Kranz called a meeting of his branch and flight control team on the Monday morning following the Apollo 1 disaster that killed Gus Grissom, Ed White, and Roger Chaffee. Kranz made the following address to the gathering (The Kranz Dictum), in which his expression of values and admonishments for future spaceflight are his legacy to NASA:

After the Space Shuttle Columbia accident in 2003, NASA Administrator Sean O'Keefe quoted this speech in a discussion about what changes should be made in response to the disaster. Referring to the words "tough and competent," he said, "These words are the price of admission to the ranks of NASA and we should adopt it that way."

Feelings about life after the moon

Kranz felt that much of the "human factor" unfortunately dried up after the moon landings, particularly due to the nation seeing the moon landings as a short-term goal against the Russians — and not much more. When asked in spring 2000 if NASAmarker is still the same place today compared to the years of the space race, he replied:

However, in his book Failure Is Not an Option, he also expressed disappointment that support for space exploration dried up after the Apollo program—indeed, the last three Apollo flights were cancelled. His vision for renewing the space program includes:

Trivia

  • He developed color-coded handbooks for his personal use as instant reference guides for the many technical problems that could develop during a mission. He feared that he would misplace one or more of these handbooks, so he used pictures from the Sports Illustrated swimsuit edition as book covers. The other controllers knew about this, so if a book went missing, the eye-catching cover would ensure its prompt return to Kranz.


  • Kranz is very good friends with Gemini and Apollo astronaut Eugene Cernan. Kranz and Cernan attended the same Roman Catholic parish. Throughout pre-flight scheduling, Kranz served his first time as lead flight director for Cernan's first space mission Gemini 9A, with Kranz serving his last shift as flight director during Cernan's last moon walk on Apollo 17. The two men referred to each other as "Geno."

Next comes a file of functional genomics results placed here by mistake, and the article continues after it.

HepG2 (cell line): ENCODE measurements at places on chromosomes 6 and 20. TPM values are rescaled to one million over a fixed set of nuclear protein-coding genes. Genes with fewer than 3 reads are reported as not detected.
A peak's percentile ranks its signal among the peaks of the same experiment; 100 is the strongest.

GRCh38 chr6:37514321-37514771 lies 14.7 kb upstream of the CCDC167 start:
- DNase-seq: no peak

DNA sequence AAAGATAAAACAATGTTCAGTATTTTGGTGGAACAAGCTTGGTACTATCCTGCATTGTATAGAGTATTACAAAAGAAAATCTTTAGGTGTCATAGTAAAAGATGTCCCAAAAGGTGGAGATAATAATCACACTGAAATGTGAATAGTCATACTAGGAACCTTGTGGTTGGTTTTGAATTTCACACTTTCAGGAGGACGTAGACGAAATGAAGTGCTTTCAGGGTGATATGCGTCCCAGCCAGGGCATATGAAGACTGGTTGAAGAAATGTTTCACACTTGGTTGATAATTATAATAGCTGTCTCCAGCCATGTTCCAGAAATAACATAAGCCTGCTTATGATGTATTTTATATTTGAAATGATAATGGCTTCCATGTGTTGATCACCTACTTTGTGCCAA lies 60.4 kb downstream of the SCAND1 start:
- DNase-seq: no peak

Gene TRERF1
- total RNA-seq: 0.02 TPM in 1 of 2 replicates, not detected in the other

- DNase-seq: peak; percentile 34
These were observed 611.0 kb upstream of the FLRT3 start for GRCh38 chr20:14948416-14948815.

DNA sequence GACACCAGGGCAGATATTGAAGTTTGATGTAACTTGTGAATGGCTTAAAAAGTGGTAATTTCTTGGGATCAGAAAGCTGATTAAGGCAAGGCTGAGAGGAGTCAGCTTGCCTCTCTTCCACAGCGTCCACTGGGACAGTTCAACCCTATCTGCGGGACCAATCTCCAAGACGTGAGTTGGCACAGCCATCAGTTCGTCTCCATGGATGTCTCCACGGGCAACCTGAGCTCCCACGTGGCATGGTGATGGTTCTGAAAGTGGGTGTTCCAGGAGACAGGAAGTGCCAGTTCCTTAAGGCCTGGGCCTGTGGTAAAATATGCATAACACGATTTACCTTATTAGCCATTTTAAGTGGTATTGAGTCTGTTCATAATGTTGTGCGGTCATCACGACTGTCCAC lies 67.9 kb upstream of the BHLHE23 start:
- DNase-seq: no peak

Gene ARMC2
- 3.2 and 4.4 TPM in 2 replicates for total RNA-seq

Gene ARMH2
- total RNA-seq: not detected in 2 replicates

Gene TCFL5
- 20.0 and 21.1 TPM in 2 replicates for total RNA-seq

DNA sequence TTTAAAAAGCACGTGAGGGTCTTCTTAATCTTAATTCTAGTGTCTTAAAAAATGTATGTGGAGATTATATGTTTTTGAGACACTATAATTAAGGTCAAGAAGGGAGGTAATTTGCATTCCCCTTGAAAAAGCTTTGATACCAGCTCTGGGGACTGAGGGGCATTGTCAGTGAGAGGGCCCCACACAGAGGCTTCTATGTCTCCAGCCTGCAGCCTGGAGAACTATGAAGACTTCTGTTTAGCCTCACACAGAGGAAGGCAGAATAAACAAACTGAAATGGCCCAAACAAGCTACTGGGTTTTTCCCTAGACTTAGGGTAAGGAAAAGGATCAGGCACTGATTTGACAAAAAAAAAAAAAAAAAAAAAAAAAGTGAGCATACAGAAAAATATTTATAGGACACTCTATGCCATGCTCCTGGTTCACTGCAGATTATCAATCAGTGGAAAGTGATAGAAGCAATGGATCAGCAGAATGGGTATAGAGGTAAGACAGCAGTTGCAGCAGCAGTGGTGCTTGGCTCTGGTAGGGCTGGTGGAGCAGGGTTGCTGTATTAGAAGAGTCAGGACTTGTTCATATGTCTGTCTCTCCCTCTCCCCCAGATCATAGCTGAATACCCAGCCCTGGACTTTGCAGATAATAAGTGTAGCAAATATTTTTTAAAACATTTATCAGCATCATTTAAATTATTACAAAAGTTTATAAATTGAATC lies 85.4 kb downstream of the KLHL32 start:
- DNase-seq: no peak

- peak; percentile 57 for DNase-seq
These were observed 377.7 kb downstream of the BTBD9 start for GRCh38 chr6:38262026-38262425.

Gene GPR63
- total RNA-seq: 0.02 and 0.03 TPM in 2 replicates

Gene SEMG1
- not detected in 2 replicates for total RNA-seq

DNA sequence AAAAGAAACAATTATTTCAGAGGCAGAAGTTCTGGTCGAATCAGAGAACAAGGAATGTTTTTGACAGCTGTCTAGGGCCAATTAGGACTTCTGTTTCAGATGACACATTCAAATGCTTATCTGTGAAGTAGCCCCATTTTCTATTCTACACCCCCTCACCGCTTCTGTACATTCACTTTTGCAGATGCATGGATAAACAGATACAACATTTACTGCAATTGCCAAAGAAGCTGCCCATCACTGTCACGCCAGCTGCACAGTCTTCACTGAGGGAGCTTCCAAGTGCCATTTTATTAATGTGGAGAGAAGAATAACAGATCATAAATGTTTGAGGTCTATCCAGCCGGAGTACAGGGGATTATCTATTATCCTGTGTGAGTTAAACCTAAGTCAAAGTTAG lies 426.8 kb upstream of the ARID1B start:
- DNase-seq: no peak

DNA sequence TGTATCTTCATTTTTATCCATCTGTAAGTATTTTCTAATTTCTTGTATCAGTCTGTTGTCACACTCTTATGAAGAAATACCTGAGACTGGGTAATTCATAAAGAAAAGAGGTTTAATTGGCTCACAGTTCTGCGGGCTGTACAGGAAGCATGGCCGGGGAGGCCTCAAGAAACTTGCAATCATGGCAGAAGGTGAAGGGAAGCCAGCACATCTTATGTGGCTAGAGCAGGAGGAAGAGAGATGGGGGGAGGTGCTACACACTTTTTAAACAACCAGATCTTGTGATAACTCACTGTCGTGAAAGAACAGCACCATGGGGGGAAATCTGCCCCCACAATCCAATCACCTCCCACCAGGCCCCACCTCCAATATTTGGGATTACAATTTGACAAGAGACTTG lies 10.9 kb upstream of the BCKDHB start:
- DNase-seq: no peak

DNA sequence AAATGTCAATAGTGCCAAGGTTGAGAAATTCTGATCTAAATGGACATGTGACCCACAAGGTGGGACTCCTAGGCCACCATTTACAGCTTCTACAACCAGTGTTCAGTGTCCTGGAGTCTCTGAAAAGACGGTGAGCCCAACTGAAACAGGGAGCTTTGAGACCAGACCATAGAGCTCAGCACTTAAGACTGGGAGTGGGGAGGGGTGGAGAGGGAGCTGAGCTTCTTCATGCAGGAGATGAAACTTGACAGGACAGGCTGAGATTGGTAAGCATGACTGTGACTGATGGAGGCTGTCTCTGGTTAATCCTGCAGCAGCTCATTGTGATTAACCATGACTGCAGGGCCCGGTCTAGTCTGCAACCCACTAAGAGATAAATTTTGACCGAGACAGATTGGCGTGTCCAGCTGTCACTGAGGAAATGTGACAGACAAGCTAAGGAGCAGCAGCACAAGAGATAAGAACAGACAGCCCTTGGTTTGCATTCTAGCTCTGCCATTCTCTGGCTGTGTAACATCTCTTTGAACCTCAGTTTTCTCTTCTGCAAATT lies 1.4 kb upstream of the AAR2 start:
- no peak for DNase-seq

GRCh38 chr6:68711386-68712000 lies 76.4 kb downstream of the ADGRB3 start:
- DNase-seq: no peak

• In addition to serving as the flight director that landed the Eagle onto the surface of the Moon in 1969, Kranz served as the flight director that oversaw the liftoff of the lunar module Challenger in 1972. That shift would be his last shift as a flight director.


  • During the Apollo 13 mission, Kranz never actually used the phrase "Failure is not an option," which was created for the Ron Howard movie Apollo 13. However, he so liked the way the line reflected the attitude of mission control, that he used it as the title of his 2000 autobiography.


  • Kranz' white Flight Director vests—In the movie Apollo 13, Kranz (played by actor Ed Harris) is shown unwrapping a package from his wife delivered to Mission Control during pre-launch. The package contains a white vest with the Apollo 13 mission patch sewn by his wife, Marta Kranz, which, to applause and the shout "Hey Gene, I guess we can go now!", he dons and wears it for the duration of the mission. NASA documentary films of the Apollo missions also depict Kranz in Mission Control wearing his Flight Director white vests with the various mission patches. This was Kranz family Apollo mission 'gung ho' standard operating procedure. These Kranz family Apollo mission Flight Director vests remain popular and significant artifacts of U.S. manned space exploration.


  • In the 2008 Discovery Channel Mini Series When We Left Earth Gene Kranz appears throughout the series with his customary flattop haircut and wearing his white vest from the Apollo 13 mission (mission patch plainly visible), a clue as to the mission for which Kranz has the greatest pride as the NASA MSC Flight Director ("Crew safety is the first priority." --Kranz).


References

  • Failure Is Not an Option: Mission Control from Mercury to Apollo 13 and Beyond by Gene Kranz (ISBN 0-7432-0079-9)
  • Lost Moon by James Lovell (ISBN 0-671-53464-5)
  • The Last Man on the Moon: Astronaut Eugene Cernan and America's Race in Space by Gene Cernan (ISBN 0-312-19906-6)
  • Thirteen: The Apollo Flight That Failed by Henry S.F. Cooper, Jr. (ISBN 0-8018-5097-5)


External links



  • Eugene F. KRANZ long interview conducted by Rebecca Wright et al. of the Johnson Space Center Oral History Project, nasa.gov, January 8, 1999
  • [48869] Op-Ed written by Kranz for The Hill. 12 June, 2007.
  • Gene Kranz Biography